McDonald’s Korea Fires Worker for Supporting Global Fast Food Protest

by Paul Garver

 MCD kOREA

Gahyun Lee was dismissed from her job at a McDonald’s outlet in Yeokgok, Gyeonggi Province on September 15 following her visit to Los Angeles earlier that month to support the national action by US fast food workers.

Management had previously warned her about union activity in May – citing a phone call from the head office – after she denounced wage and scheduling manipulation and unsafe workplace practices at a May 15 Seoul rally in support of global fast food workers. Management refused to provide her with an explanation of why her contract was terminated, instead telling her to reapply for the job. Her application was rejected.

The Arbeit Workers’ Union (which organizes precarious workers) is demanding her reinstatement and publicizing her case. You can support them by sending a message to McDonald’s Korea corporate management calling on the company to reinstate Gahyun Lee, recognize union rights and representation and enter into good faith talks with the union over unfair practices.  Go to:

http://www.iuf.org/cgi-bin/campaigns/show_campaign.cgi?c=922

Port Truck Drivers on Strike! A Dispatch from Two of the Nation’s Largest Ports

 by David Bensman

 November 22, 2014

bensman

All Photos Courtesy of the Author

On Thursday, November 13, port truckers struck at the nation’s largest ports, Los Angeles and Long Beach, demanding an end to misclassification and wage theft. It was the fourth strike in a campaign initiated by the Teamsters and Change to Win seven years ago. It’s been a long campaign and the cost has been enormous.

The trucking companies categorize the truckers as independent contractors, a ploy that relieves the companies of the responsibility of employers. They don’t have to pay payroll taxes, don’t have to contribute to unemployment or workers’ compensation funds, don’t have to respect labor and employment laws: no right to unionize, no health and safety protections, no freedom from discrimination. After several strategies stalled, the Teamsters and Change to Win embarked on a campaign to prove that the drivers were employees, not contractors, and therefore fell under the jurisdiction of the Wagner Act. (The first step was convincing the drivers themselves that they were misclassified.) Having spent seven years researching the port trucking industry, I wanted to find out if the unions’ organizing campaign had finally broken through, so I flew out to Long Beach last weekend. This is what I saw.
Friday, November 14, 2014

Things are breaking on the port truckers’ strike. Nick Weiner, Change to Win’s lead organizer on the campaign, met with two trucking company heads and Los Angeles Mayor Eric Garcetti about respecting the workers’ right to unionize. Court rulings and NLRB actions are taking a toll on the companies. At the end of two days of picketing, the parties issued a joint statement that, amazingly, recognized the independent contractors’ right to join a union if they so chose—a major breakthrough. The union agreed to suspend the picket lines on Saturday, with the understanding that if the companies did not sign agreement next week, the strikes would resume. Two other trucking companies are reported to be close to a card check agreement.

In the afternoon, members of Teamsters Local 848 and International Brotherhood of Teamsters (IBT) staff joined drivers from two struck companies on the picket lines. Truck after truck was turned away at terminals by terminal operators who did not want to bring down the wrath of the IBT. At the Pac9 picket line, striking drivers actively blocked traffic while discussing strategy in loud Spanish. I met with one driver, Alex Paz, who was discharged by another trucking company, TTSI, for filing charges in court complaining of wage theft and misclassification. Alex was one of thirty-five drivers illegally discharged for speaking up. The unfair labor practice complaint against the company is before NLRB. While awaiting restitution, Alex is working as an employee of Toll, a member of the Teamsters, where—for a change—he enjoys overtime pay and health care coverage.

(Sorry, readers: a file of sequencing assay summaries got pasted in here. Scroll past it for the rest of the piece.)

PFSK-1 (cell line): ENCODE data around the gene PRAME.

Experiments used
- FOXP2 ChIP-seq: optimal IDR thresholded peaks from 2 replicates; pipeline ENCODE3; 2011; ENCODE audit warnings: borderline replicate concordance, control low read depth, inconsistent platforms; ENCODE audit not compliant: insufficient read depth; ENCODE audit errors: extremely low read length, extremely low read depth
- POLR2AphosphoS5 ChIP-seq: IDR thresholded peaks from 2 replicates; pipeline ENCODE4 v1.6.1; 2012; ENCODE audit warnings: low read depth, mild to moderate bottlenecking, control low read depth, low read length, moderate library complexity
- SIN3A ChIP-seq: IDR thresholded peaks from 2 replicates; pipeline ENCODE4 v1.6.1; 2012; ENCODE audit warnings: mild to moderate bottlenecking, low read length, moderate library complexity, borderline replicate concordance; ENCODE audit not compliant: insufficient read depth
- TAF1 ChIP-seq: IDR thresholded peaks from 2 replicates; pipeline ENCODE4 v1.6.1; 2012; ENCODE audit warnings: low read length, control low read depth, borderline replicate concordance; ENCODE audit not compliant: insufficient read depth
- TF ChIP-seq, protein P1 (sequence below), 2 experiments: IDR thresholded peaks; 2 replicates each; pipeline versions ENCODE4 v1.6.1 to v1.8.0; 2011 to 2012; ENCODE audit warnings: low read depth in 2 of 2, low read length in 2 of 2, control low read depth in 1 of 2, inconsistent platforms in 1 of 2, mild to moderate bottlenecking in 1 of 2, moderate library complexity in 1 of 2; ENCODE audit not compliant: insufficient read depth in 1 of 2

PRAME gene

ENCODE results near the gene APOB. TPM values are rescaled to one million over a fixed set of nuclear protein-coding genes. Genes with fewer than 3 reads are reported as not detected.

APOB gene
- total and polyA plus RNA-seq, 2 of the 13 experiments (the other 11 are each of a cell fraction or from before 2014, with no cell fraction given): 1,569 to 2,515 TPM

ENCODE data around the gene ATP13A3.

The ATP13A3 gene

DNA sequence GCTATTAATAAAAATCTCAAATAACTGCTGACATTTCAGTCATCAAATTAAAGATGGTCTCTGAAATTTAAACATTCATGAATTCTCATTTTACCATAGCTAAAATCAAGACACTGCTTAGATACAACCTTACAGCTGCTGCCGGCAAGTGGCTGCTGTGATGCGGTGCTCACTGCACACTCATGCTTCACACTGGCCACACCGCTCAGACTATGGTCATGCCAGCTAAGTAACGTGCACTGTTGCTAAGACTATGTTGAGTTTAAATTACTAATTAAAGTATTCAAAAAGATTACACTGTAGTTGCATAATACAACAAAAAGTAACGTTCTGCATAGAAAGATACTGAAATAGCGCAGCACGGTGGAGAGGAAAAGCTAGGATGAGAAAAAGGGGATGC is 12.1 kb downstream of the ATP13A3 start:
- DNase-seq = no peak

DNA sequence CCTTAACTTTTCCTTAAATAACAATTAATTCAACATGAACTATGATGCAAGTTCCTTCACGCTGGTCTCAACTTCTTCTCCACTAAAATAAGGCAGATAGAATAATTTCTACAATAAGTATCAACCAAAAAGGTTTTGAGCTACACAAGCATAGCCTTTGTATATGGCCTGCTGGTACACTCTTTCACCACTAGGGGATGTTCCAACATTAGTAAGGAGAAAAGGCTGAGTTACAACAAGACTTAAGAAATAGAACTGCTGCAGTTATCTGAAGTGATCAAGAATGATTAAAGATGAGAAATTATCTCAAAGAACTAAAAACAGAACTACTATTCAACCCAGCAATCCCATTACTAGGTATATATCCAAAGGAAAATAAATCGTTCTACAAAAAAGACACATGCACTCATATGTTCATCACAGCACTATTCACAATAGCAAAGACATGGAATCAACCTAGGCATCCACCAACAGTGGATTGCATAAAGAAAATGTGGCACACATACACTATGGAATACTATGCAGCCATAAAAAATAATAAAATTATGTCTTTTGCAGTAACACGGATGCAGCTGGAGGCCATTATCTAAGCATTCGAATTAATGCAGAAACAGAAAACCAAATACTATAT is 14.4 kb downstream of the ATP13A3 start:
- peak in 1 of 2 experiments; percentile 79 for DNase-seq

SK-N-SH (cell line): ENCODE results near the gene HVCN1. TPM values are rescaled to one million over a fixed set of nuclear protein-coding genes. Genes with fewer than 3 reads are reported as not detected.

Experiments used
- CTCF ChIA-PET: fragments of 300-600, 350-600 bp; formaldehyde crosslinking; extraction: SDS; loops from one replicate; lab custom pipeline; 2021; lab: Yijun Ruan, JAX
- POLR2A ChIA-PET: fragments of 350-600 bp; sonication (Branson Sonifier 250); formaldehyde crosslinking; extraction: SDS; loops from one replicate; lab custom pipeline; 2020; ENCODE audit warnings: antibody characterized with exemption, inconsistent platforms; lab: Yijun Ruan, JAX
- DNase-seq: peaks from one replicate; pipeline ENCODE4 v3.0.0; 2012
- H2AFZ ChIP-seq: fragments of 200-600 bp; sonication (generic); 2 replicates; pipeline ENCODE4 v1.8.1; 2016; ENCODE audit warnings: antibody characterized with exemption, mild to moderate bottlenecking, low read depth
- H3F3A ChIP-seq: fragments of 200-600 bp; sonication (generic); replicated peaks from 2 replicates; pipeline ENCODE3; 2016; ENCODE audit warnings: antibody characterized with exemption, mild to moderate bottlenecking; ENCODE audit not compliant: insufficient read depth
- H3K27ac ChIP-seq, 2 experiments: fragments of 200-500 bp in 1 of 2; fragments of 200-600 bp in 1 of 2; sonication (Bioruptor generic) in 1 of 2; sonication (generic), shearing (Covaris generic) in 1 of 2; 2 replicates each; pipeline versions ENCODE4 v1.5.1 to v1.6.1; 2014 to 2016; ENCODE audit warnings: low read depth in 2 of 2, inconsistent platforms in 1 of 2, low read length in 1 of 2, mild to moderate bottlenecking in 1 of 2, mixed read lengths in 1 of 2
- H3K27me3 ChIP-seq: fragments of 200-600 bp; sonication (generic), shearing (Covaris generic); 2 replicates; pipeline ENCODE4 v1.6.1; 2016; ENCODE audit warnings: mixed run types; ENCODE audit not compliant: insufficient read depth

Continue reading

Wage Theft Confidential

Do Laws Work?

By Seth Sandronsky

California has roughly a dozen labor codes governing wage-theft on the books, with more proposed each year in the state legislature. Are these laws proving effective? Fausto Hernandez is one worker who doesn’t think they are. The 55-year-old native of Oaxaca, Mexico, has labored in the carwash business for a decade.

“For several years I worked at Slauson Carwash in South L.A. — 10 to 11 hours a day,” he told Capital & Main. “The employer would only pay me for three hours, never for all the hours I worked.”

According to Hernandez, he sought relief by contacting the CLEAN Carwash Campaign, a community coalition led by the United Steelworkers union. The campaign helped him file a claim with the Division of Labor Standards Enforcement (DLSE), an office of the state’s Labor Commissioner.

Workers who take such action face employer retaliation. Hernandez’s employer fired him, he said. Hernandez was eventually hired at another carwash that later closed. “Recently I received a letter saying that the [Slauson Carwash] owner didn’t pay me correctly and that I’m owed tens of thousands of dollars,” he said. “I am still waiting to see the actual money.”

Continue reading

Seeds of a New Labor Movement ?

Harold Meyerson.

Mother Jones, American labor activist.

Mother Jones, American labor activist. (Photo credit: Wikipedia)

Sit down and read. Prepare yourself for the coming battles.  Mother Jones.

 

DSA Honorary Chair Harold Meyerson has written the following important long form piece on the US. Labor Movement for the American Prospect. This piece merits discussion.

Excerpts:

“The path to collective bargaining has been shut down in the United States,” says Larry Cohen, president of the Communications Workers of America (CWA) and head of the AFL-CIO’s Organizing Committee. Where Rolf differs from most of his colleagues is in his belief that collective bargaining—at least, as the nation has known it for the past 80 years—is not coming back. In a paper he distributed to his colleagues in 2012 and in commentaries he wrote for several magazines (including this one), he argued that unions should acknowledge their impending demise—at least in the form that dates to the Wagner Act—and focus their energies and resources on incubating new institutions that can better address workers’ concerns. “The once powerful industrial labor unions that built the mid-century American middle class are in a deep crisis and are no longer able to protect the interests of American workers with the scale and power necessary to reverse contemporary economic trends,” he wrote in his paper. “The strategy and tactics that we’ve pursued since the 1947 Taft-Hartley Amendments [which narrowed the ground rules under which unions may operate] are out of date and have demonstrably failed to produce lasting economic power for workers. We must look to the future and invest our resources in new organizational models that respond to our contemporary economy and the needs of today’s workers.”